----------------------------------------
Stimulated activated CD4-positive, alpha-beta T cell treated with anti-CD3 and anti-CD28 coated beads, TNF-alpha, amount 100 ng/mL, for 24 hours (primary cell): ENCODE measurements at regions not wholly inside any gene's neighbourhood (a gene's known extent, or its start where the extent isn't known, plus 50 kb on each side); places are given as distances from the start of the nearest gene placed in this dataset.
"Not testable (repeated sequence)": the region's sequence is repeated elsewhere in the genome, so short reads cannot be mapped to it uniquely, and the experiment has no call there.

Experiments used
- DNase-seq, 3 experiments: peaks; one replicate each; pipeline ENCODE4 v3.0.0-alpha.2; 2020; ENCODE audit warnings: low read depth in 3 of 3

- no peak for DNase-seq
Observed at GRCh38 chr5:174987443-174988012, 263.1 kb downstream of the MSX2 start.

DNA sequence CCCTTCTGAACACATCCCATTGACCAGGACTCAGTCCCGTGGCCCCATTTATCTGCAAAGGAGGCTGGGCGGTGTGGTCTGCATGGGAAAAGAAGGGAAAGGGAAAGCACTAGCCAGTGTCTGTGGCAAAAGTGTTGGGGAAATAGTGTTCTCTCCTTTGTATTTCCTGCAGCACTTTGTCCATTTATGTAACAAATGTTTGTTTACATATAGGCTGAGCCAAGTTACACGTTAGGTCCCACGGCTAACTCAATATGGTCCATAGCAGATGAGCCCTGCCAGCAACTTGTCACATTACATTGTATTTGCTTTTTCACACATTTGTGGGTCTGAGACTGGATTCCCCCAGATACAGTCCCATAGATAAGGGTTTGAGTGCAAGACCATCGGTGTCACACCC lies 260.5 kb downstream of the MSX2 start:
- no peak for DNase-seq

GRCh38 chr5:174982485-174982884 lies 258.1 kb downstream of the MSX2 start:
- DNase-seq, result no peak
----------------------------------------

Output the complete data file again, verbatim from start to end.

Stimulated activated CD4-positive, alpha-beta T cell treated with anti-CD3 and anti-CD28 coated beads, TNF-alpha, amount 100 ng/mL, for 24 hours (primary cell): ENCODE measurements at regions not wholly inside any gene's neighbourhood (a gene's known extent, or its start where the extent isn't known, plus 50 kb on each side); places are given as distances from the start of the nearest gene placed in this dataset.
"Not testable (repeated sequence)": the region's sequence is repeated elsewhere in the genome, so short reads cannot be mapped to it uniquely, and the experiment has no call there.

Experiments used
- DNase-seq, 3 experiments: peaks; one replicate each; pipeline ENCODE4 v3.0.0-alpha.2; 2020; ENCODE audit warnings: low read depth in 3 of 3

- no peak for DNase-seq
Observed at GRCh38 chr5:174987443-174988012, 263.1 kb downstream of the MSX2 start.

DNA sequence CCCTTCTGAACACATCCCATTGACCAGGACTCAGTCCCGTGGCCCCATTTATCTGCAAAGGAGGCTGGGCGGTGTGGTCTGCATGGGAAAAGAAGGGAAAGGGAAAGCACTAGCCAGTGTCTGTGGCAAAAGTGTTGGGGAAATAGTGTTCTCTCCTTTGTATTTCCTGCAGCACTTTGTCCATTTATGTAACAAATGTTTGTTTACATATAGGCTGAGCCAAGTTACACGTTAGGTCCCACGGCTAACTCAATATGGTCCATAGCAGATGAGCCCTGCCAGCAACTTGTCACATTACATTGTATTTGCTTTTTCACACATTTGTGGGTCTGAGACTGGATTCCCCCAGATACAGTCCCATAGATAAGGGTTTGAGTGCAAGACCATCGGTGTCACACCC lies 260.5 kb downstream of the MSX2 start:
- no peak for DNase-seq

GRCh38 chr5:174982485-174982884 lies 258.1 kb downstream of the MSX2 start:
- DNase-seq, result no peak